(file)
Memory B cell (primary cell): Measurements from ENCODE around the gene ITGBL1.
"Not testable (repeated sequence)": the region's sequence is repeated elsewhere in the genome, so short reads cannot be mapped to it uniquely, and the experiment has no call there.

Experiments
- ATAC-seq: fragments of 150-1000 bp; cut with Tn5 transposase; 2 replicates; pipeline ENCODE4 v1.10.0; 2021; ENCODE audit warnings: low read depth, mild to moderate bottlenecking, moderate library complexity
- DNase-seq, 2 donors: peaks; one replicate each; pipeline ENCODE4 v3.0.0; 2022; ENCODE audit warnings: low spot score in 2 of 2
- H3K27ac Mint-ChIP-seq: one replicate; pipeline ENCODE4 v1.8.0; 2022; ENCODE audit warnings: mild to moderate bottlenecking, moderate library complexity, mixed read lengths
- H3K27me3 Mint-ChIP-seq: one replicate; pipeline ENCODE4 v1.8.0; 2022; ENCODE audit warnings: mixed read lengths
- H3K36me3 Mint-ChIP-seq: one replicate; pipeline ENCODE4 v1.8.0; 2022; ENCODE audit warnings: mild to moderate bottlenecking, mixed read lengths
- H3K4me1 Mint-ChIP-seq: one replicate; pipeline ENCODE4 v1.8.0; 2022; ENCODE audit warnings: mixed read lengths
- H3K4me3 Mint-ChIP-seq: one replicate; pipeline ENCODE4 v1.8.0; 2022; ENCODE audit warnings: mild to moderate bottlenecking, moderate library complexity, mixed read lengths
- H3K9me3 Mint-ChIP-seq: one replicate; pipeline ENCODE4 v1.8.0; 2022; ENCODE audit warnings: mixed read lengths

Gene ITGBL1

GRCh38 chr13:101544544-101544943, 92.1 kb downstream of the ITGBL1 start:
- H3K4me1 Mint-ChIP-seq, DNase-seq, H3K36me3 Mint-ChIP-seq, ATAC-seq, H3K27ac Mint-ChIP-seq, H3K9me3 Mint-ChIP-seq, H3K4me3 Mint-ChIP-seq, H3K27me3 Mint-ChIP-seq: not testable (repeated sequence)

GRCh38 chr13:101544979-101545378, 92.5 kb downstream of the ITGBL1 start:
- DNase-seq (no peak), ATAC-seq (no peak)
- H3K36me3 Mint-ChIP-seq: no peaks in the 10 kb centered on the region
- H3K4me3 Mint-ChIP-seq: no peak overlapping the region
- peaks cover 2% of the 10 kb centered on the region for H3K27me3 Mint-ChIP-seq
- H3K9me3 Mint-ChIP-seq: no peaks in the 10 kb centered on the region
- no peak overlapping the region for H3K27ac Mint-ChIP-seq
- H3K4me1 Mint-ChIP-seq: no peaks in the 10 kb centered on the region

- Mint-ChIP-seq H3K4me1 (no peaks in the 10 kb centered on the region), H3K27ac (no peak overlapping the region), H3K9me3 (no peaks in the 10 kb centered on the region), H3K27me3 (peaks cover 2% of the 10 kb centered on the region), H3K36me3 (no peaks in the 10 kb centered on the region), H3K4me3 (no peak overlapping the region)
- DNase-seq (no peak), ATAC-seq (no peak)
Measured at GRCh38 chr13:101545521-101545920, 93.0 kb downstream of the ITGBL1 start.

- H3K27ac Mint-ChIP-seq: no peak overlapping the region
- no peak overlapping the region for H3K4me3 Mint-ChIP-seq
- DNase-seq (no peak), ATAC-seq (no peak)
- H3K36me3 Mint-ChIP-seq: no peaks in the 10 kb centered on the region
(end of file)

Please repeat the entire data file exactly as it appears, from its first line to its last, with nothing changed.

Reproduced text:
Memory B cell (primary cell): Measurements from ENCODE around the gene ITGBL1.
"Not testable (repeated sequence)": the region's sequence is repeated elsewhere in the genome, so short reads cannot be mapped to it uniquely, and the experiment has no call there.

Experiments
- ATAC-seq: fragments of 150-1000 bp; cut with Tn5 transposase; 2 replicates; pipeline ENCODE4 v1.10.0; 2021; ENCODE audit warnings: low read depth, mild to moderate bottlenecking, moderate library complexity
- DNase-seq, 2 donors: peaks; one replicate each; pipeline ENCODE4 v3.0.0; 2022; ENCODE audit warnings: low spot score in 2 of 2
- H3K27ac Mint-ChIP-seq: one replicate; pipeline ENCODE4 v1.8.0; 2022; ENCODE audit warnings: mild to moderate bottlenecking, moderate library complexity, mixed read lengths
- H3K27me3 Mint-ChIP-seq: one replicate; pipeline ENCODE4 v1.8.0; 2022; ENCODE audit warnings: mixed read lengths
- H3K36me3 Mint-ChIP-seq: one replicate; pipeline ENCODE4 v1.8.0; 2022; ENCODE audit warnings: mild to moderate bottlenecking, mixed read lengths
- H3K4me1 Mint-ChIP-seq: one replicate; pipeline ENCODE4 v1.8.0; 2022; ENCODE audit warnings: mixed read lengths
- H3K4me3 Mint-ChIP-seq: one replicate; pipeline ENCODE4 v1.8.0; 2022; ENCODE audit warnings: mild to moderate bottlenecking, moderate library complexity, mixed read lengths
- H3K9me3 Mint-ChIP-seq: one replicate; pipeline ENCODE4 v1.8.0; 2022; ENCODE audit warnings: mixed read lengths

Gene ITGBL1

GRCh38 chr13:101544544-101544943, 92.1 kb downstream of the ITGBL1 start:
- H3K4me1 Mint-ChIP-seq, DNase-seq, H3K36me3 Mint-ChIP-seq, ATAC-seq, H3K27ac Mint-ChIP-seq, H3K9me3 Mint-ChIP-seq, H3K4me3 Mint-ChIP-seq, H3K27me3 Mint-ChIP-seq: not testable (repeated sequence)

GRCh38 chr13:101544979-101545378, 92.5 kb downstream of the ITGBL1 start:
- DNase-seq (no peak), ATAC-seq (no peak)
- H3K36me3 Mint-ChIP-seq: no peaks in the 10 kb centered on the region
- H3K4me3 Mint-ChIP-seq: no peak overlapping the region
- peaks cover 2% of the 10 kb centered on the region for H3K27me3 Mint-ChIP-seq
- H3K9me3 Mint-ChIP-seq: no peaks in the 10 kb centered on the region
- no peak overlapping the region for H3K27ac Mint-ChIP-seq
- H3K4me1 Mint-ChIP-seq: no peaks in the 10 kb centered on the region

- Mint-ChIP-seq H3K4me1 (no peaks in the 10 kb centered on the region), H3K27ac (no peak overlapping the region), H3K9me3 (no peaks in the 10 kb centered on the region), H3K27me3 (peaks cover 2% of the 10 kb centered on the region), H3K36me3 (no peaks in the 10 kb centered on the region), H3K4me3 (no peak overlapping the region)
- DNase-seq (no peak), ATAC-seq (no peak)
Measured at GRCh38 chr13:101545521-101545920, 93.0 kb downstream of the ITGBL1 start.

- H3K27ac Mint-ChIP-seq: no peak overlapping the region
- no peak overlapping the region for H3K4me3 Mint-ChIP-seq
- DNase-seq (no peak), ATAC-seq (no peak)
- H3K36me3 Mint-ChIP-seq: no peaks in the 10 kb centered on the region